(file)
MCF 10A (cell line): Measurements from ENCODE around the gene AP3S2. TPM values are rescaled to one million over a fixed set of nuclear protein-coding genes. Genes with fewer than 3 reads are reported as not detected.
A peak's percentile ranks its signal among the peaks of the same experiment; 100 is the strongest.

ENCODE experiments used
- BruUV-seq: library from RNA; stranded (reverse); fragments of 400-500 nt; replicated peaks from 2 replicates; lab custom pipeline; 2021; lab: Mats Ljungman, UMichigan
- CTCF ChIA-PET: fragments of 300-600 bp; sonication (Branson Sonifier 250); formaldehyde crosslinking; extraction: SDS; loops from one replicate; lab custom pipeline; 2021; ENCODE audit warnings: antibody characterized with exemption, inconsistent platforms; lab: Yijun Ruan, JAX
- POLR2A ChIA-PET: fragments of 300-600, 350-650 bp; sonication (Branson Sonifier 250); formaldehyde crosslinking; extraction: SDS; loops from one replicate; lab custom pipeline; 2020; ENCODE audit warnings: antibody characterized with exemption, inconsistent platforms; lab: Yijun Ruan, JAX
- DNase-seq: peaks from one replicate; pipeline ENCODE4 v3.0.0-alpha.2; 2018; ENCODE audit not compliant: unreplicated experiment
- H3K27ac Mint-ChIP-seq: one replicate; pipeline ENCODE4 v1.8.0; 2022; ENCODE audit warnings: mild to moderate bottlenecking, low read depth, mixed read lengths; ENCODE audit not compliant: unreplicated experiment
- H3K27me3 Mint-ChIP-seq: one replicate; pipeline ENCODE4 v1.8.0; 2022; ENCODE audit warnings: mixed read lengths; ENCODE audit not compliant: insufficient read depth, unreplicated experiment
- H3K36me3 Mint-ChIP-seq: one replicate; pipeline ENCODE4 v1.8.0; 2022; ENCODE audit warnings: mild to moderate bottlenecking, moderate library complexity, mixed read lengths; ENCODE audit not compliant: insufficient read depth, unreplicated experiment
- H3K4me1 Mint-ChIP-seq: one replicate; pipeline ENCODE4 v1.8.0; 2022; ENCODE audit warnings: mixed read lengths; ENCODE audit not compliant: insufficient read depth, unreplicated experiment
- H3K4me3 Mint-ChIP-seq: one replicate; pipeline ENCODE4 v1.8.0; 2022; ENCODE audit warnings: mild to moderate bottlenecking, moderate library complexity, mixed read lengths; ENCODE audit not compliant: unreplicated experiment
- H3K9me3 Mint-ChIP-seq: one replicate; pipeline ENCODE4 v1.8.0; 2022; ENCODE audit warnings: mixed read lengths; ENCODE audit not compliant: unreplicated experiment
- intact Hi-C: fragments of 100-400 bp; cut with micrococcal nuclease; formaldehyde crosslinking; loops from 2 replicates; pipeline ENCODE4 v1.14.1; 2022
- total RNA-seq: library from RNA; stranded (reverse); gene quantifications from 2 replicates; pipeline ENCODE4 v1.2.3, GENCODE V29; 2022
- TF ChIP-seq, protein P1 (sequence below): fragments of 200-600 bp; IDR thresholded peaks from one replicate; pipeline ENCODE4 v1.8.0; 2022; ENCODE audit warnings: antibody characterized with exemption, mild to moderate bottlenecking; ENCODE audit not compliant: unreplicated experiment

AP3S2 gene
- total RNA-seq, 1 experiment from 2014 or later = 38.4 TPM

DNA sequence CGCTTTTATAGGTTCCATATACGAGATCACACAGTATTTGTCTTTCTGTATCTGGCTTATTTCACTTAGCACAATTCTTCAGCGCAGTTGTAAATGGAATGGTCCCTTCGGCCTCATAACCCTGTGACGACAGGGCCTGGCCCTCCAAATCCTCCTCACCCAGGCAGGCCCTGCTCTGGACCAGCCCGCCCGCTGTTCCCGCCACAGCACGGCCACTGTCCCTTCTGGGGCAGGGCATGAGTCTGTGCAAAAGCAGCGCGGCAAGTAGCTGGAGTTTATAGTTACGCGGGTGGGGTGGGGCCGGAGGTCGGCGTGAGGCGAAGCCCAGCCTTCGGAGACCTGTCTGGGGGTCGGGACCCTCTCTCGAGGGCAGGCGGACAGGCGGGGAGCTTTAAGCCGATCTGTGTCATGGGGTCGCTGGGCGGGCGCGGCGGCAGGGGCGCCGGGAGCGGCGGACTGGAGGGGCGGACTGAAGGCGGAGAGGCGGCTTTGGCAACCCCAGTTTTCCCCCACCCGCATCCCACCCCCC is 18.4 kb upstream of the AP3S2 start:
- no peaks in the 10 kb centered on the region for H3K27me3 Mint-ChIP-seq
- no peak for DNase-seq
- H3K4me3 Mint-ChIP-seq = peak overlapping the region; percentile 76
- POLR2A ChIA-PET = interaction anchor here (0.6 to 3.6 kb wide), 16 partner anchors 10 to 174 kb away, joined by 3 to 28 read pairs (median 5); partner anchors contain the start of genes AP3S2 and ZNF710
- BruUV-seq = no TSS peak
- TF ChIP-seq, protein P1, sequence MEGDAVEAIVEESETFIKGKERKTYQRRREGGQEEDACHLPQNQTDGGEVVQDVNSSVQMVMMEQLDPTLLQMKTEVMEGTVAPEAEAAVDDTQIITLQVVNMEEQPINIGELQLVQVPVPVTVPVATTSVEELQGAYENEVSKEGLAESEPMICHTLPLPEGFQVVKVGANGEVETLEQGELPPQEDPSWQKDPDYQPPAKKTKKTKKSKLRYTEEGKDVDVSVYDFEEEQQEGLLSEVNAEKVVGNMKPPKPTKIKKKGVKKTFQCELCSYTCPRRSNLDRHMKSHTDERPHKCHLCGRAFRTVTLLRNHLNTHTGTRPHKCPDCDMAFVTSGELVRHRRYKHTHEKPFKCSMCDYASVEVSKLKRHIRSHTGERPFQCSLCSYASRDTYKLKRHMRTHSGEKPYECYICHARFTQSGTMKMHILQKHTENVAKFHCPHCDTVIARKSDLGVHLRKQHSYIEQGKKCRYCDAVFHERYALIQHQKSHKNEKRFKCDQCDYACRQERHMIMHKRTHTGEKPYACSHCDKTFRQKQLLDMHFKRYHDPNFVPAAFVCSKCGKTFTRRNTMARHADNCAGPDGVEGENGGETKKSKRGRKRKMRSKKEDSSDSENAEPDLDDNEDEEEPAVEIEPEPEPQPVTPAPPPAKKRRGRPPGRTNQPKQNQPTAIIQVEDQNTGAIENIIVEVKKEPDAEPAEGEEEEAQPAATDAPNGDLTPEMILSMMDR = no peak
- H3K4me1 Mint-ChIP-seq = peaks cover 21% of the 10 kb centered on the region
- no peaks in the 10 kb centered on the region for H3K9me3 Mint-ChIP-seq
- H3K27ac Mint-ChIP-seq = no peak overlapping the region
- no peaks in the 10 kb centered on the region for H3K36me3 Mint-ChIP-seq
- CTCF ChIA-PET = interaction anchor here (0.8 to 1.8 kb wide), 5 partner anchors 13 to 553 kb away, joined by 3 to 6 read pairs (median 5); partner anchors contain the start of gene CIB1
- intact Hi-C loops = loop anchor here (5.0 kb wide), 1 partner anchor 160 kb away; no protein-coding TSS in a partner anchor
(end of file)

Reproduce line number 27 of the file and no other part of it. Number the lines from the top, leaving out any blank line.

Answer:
- no peaks in the 10 kb centered on the region for H3K9me3 Mint-ChIP-seq